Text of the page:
Secondly, we need to guide our young people in prudence. Young people are passionate but often reckless without weighing carefully the risks involved in the actions they take. They tend to be compulsive and reactive to situations, often acting and reacting without thinking. They are not able to see further than the immediate need. They have yet to learn responsibility, not just for themselves but also for those close to them or under their charge. At this point of their life, they are searching for their own identity and can think only of themselves. Hence they still do not understand the meaning of responsibility. They do not understand the risks and the consequences. For those who us who have gone through life, we would have been tamed over the years and come to realize that rash decisions can cause irreparable harm. We come to understand how our actions and words can affect not just our loved ones but the lives of future generations, for better or for worse.
Thirdly, they must teach the young to be sober. Young people tend to allow their passions and emotions to control them. They are temperamental and impulsive. They are unstable and behave like wild horses seeking to be tamed. A sober man is one who has his mind under control and is able to control his passions and instinct. He knows that giving in to self-indulgence can destroy his health, his life and his family. The follies of life are not worth the little pleasures that we get out of them. A little pleasure but a whole life of misery and pain! That is the tragic mistake of man.
Yet, in helping the young, we must be patient and understanding. We must avoid being impatient and judgmental because we only put them off and alienate them. We should avoid being reprimanding of the young. We must appreciate that they lack experience in life. Often they are over confident of themselves and therefore tend to be reckless, stubborn and self-willed. Reflecting on our own lives; we too had walked that way. We disregarded the wisdom and advice of our elders and upon looking back we regret. Well, experience whilst being the best teacher also requires us to pay a high price for learning. Unfortunately, no one knows something until he experiences it. We could have saved the school fees, but that is life. We grow through mistakes and sufferings. So we must be sympathetic, forgiving, tolerant and accepting of the young when they make mistakes or insist on going their own ways. We do not try to control their lives because they need to grow. Giving them freedom and respect for their decisions is the way to earn respect from them. The worst thing is to become resentful of them and their ways.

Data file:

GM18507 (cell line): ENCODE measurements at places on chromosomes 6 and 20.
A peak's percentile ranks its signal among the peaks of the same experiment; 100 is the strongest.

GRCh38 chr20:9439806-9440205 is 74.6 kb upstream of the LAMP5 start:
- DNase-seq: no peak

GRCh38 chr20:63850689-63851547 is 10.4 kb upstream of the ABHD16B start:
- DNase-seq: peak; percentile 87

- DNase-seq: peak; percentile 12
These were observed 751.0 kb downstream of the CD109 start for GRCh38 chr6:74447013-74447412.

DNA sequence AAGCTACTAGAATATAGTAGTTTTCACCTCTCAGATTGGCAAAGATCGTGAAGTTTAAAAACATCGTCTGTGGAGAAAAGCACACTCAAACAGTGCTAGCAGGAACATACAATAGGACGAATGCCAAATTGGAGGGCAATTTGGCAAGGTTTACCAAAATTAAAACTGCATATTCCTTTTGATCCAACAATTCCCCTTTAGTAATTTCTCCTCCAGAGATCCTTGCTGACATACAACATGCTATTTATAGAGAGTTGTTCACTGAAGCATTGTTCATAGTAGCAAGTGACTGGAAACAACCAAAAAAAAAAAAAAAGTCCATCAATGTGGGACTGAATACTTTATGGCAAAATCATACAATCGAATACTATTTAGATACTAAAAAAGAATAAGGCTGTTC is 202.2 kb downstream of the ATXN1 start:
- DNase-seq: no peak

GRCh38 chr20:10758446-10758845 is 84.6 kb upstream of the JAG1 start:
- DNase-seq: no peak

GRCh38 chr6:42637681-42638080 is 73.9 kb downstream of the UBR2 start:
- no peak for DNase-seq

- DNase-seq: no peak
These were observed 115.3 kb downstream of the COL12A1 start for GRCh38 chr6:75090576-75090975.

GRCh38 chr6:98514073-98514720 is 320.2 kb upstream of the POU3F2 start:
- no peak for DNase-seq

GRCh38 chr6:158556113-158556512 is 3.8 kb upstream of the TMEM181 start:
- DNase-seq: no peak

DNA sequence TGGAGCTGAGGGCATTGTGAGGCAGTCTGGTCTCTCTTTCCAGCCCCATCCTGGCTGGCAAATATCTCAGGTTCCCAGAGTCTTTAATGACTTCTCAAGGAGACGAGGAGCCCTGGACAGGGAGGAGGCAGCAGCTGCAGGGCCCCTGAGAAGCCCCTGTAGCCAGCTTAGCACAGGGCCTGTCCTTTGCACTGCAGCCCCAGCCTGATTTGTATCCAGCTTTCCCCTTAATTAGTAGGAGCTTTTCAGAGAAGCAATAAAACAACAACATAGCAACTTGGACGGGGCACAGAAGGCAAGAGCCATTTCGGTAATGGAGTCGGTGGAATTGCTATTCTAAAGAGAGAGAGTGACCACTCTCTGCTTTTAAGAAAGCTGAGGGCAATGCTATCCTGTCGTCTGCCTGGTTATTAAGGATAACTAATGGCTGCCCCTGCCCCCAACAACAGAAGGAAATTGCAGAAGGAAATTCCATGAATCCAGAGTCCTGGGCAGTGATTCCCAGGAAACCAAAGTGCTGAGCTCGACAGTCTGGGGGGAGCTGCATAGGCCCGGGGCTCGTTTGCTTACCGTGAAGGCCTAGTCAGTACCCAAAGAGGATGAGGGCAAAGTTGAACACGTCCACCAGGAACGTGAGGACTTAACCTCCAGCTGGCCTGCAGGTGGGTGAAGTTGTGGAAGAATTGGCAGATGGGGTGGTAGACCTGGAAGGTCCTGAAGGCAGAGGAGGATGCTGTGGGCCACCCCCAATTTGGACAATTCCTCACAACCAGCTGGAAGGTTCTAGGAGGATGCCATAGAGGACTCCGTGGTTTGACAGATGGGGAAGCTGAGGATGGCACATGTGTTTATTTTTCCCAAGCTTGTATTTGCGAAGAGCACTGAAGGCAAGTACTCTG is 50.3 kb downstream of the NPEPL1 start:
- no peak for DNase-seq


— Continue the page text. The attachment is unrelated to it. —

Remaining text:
In the final analysis, the best way of mentoring is not by teaching but by living. We teach best by our life rather than words. St Paul reminded Titus that if his teaching were to be effective, he must walk the talk. Our duty is to teach not just doctrines and truth but to live them in our very life if we are to be truly convincing. There is nothing like a living book and a living example of love and compassion. That is why as elders we must, as St Paul urges us, conduct ourselves well so that we can be an inspiration and example to others. We must show ourselves to be people in control of ourselves and wise in our words and actions. If we are to help the young to exercise self-discipline, then we must show that we are in mastery of our moods, words and temper.
If we show ourselves to be sincere in what we do and in seeking to help them, they will be more docile and receptive to our advice. This is what St Paul wrote, “In everything you do make yourself an example to them in your sincerity and earnestness and in keeping all that you say so wholesome that nobody will be at a loss, with no accusation to make against us.” If we help them without selfish motives, we will avoid the temptations of imposing our views on them. Often young people distrust their elders because they think that they are self-serving; that their interests are not with them. They will trust us more and be grateful to us for our advice if we give them without conditions and expectations, even of acceptance. By inviting them to live a just life, they will find salvation for themselves and peace in their lives.
Let us teach and show everyone that we are merely servants of God. We are not here to proclaim our ideas or ourselves. We are here to be servants of the gospel. We take care of others, especially the young so that they too can be servants of God and find meaning and purpose. We have no claims on them, only God alone does.